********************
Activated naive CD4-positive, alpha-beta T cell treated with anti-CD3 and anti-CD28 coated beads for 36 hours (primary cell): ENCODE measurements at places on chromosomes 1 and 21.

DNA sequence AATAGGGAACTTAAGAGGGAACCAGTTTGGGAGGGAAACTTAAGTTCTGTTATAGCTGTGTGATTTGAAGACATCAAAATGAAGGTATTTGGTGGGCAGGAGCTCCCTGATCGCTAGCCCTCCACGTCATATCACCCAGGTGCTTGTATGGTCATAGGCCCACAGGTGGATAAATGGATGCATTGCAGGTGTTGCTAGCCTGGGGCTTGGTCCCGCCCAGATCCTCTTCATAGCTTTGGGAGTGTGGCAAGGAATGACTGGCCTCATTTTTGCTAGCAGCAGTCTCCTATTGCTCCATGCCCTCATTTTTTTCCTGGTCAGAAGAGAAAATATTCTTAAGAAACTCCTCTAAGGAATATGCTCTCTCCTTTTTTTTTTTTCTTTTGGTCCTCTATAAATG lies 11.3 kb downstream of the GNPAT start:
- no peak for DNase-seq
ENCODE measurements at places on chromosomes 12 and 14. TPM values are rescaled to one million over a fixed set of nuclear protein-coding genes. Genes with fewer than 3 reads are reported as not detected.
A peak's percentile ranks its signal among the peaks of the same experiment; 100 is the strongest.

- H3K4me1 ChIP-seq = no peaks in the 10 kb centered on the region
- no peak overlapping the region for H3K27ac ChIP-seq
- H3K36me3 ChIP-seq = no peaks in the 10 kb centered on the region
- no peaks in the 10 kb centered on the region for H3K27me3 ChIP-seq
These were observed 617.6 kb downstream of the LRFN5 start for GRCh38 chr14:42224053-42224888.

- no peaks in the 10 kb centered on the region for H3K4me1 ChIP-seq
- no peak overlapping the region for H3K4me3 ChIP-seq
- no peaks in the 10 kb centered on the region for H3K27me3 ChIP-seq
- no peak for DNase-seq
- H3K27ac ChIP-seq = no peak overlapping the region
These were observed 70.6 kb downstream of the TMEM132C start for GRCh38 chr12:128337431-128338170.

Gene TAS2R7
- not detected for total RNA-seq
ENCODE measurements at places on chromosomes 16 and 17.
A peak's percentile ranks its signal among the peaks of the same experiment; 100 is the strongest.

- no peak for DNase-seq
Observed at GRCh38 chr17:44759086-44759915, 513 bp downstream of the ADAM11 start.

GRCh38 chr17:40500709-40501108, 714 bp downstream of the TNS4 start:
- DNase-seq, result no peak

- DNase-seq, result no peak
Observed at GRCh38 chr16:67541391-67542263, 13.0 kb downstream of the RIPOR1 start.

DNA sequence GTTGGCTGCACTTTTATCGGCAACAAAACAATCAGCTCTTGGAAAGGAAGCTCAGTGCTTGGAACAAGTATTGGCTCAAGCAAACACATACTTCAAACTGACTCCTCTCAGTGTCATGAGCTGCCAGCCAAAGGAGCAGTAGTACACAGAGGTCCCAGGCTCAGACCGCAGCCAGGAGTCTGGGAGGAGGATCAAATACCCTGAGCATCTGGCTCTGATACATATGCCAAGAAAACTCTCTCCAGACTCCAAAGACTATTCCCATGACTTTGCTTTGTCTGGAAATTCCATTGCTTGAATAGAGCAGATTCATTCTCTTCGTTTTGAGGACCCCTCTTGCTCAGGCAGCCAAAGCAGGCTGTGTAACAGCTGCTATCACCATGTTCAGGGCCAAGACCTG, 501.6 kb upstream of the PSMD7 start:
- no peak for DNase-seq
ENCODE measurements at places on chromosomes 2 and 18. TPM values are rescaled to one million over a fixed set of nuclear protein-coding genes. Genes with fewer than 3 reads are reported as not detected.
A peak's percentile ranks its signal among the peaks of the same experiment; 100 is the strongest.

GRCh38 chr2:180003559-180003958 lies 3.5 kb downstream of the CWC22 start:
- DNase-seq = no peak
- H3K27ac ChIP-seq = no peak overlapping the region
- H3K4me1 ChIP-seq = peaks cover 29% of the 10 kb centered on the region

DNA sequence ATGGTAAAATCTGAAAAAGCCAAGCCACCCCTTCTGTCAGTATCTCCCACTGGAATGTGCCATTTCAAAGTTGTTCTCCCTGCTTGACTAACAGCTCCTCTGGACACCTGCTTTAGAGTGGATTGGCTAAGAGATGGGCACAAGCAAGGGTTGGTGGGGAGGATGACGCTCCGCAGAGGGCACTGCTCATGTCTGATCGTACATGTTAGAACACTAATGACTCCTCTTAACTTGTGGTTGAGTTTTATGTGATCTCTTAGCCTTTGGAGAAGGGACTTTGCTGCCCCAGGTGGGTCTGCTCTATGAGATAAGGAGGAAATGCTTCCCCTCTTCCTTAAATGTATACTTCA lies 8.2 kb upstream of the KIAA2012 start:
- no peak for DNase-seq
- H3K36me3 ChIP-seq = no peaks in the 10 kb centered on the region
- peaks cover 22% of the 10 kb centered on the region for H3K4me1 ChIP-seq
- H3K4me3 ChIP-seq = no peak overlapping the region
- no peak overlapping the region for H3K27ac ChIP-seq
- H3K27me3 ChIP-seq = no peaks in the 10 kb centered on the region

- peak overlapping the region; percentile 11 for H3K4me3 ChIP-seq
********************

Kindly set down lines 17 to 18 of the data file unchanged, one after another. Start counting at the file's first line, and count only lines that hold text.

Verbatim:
Gene TAS2R7
- not detected for total RNA-seq